We've had some people reach out for copies of @TheAlligator's #SaveStudentNewsrooms edition, and I'll be mailing out some tomorrow. If you want one, comment or DM me, @MelissaGomez004 or @taveljimena. We're only in town for a few more days. #graduation pic.twitter.com/wlpYrAOuIF
— Caitlin Ostroff (@ceostroff) May 3, 2018
The goal of the student-run newsrooms is to keep campus news out of the censorship and scrutiny of the university themselves. For instance, the Daily Orange from Syracuse University, another independent newsroom that participated in #SaveStudentNewsrooms, was able to post a video about a fraternity chapter exhibiting racist behavior when the university itself refused to upload it.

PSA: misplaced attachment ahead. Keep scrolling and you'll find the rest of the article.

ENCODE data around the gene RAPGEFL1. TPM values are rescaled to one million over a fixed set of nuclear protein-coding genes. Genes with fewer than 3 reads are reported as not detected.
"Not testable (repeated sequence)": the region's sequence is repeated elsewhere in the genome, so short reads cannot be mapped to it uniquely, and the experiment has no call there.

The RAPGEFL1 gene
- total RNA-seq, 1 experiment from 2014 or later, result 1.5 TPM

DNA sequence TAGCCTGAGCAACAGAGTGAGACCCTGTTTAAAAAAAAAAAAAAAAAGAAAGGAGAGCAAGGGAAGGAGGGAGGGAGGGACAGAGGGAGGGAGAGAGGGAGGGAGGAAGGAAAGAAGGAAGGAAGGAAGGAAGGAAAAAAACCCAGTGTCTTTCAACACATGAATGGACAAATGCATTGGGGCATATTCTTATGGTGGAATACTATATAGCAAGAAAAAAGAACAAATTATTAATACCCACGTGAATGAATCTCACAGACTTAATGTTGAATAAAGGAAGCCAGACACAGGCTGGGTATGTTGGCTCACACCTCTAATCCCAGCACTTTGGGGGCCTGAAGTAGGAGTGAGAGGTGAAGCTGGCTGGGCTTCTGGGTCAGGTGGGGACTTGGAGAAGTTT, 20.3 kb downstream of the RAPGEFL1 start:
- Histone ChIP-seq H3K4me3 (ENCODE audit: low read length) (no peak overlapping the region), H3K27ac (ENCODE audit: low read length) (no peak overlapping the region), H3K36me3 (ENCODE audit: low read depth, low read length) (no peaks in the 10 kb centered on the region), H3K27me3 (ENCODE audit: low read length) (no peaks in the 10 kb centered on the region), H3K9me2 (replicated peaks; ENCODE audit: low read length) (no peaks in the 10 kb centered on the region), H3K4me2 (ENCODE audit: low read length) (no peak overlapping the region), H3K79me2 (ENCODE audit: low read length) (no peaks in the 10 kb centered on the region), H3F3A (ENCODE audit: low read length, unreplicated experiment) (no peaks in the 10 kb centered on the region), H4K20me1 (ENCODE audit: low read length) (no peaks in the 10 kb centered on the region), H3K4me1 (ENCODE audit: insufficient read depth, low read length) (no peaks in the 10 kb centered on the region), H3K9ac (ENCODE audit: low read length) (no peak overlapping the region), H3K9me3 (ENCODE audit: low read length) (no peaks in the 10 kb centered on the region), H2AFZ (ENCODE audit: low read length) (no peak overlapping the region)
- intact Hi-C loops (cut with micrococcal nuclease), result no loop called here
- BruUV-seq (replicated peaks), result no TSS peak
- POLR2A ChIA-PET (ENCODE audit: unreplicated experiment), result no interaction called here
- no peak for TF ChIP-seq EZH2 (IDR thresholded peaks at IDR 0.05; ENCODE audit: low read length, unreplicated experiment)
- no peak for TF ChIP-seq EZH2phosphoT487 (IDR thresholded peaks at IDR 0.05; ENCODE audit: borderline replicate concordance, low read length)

Editor-in-chief Alexa Díaz told CNN that it is the power of journalism to have an accessibility of information and to allow the public to formulate their own opinions. Ultimately, The Daily Orange brings light to the highlights of an independent student newsroom, starting from independence and freedom to publish what the reporters and editors think is worth sharing.
Even if picking up the newspaper is not a part of your routine, you can still support your university’s independent newsroom. Anything from donating a few dollars, spreading the word on social media or even walking down to the newsroom itself helps the student journalists spread the word of what is happening to the independent student newsrooms and why they need to stay.